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Drugs (Adverse Reactions)

Volume 984: debated on Thursday 8 May 1980

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asked the Secretary of State for Social Services (1) further to his reply to the right hon. Member for Stoke-on-Trent, South, at what level of degree of risk of danger to the foetus the Committee on Safety of Medicines refuses to give approval to a drug;(2) further to his reply to the right hon. Member for Stoke-on-Trent, South, if the studies by Smithells and Sheppard and Shapiro, et al, used the same methods and criteria; if all of these studies were strictly comparable in clinical and statistical terms; and if he will define a clinically-significant increase in malformation, both in clinical and statistical terms.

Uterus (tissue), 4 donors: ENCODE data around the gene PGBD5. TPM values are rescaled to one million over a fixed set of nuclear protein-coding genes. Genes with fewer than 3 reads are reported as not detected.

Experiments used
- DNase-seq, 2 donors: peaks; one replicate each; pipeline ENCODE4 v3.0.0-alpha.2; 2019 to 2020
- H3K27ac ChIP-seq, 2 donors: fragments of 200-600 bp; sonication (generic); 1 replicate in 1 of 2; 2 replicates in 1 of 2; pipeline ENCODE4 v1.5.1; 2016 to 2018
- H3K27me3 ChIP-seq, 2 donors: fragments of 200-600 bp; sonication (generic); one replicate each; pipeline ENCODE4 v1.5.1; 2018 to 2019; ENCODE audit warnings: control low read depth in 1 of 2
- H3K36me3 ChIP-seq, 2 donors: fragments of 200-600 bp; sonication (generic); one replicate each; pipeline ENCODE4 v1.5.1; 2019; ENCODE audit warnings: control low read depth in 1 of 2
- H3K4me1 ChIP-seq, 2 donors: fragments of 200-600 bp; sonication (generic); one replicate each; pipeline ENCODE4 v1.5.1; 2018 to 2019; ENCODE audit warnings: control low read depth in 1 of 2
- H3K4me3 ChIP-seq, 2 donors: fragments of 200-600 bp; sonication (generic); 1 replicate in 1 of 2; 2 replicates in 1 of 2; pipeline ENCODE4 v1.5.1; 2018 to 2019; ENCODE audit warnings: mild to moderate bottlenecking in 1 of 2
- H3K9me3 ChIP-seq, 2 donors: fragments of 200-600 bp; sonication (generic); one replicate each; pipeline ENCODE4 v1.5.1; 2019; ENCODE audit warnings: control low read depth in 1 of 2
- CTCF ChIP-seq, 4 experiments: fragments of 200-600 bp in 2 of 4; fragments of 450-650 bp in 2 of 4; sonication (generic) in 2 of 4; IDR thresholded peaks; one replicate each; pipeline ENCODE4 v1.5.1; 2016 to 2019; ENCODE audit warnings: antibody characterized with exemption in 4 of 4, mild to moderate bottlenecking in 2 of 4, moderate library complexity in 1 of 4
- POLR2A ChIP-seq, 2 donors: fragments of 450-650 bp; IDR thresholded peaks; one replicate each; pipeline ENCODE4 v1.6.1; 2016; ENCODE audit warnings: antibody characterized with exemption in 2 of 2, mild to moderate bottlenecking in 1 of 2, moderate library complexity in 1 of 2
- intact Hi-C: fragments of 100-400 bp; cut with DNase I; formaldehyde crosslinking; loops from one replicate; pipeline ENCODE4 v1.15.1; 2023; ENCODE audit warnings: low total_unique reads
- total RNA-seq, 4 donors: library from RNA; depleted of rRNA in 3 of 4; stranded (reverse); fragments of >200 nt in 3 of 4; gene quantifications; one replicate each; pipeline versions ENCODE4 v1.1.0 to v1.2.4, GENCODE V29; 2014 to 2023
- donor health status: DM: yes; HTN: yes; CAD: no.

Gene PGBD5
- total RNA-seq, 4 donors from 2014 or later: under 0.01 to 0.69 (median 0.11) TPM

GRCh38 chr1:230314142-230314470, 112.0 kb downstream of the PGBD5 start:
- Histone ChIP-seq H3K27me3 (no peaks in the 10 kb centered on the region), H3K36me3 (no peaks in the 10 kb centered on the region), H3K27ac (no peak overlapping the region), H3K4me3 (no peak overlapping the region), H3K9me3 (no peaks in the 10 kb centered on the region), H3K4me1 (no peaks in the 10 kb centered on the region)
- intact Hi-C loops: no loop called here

There is little I can add to my previous reply to the right hon. Gentleman on 30 April.—[Vol. 983, c. 525.]The two controlled studies referred to by the right hon. Gentleman did not use the same methods and criteria and consequently cannot be regarded as strictly comparable. Both studies, however, found no evidence to implicate Debendox as a teratogenic agent causing malformation of the foetus. It is not practicable to give a single definition of what constitutes either a clinically or a statistically significant increase in malformations. Any such figure would depend upon the background incidence and pattern of congenital abnormalities in the population studied.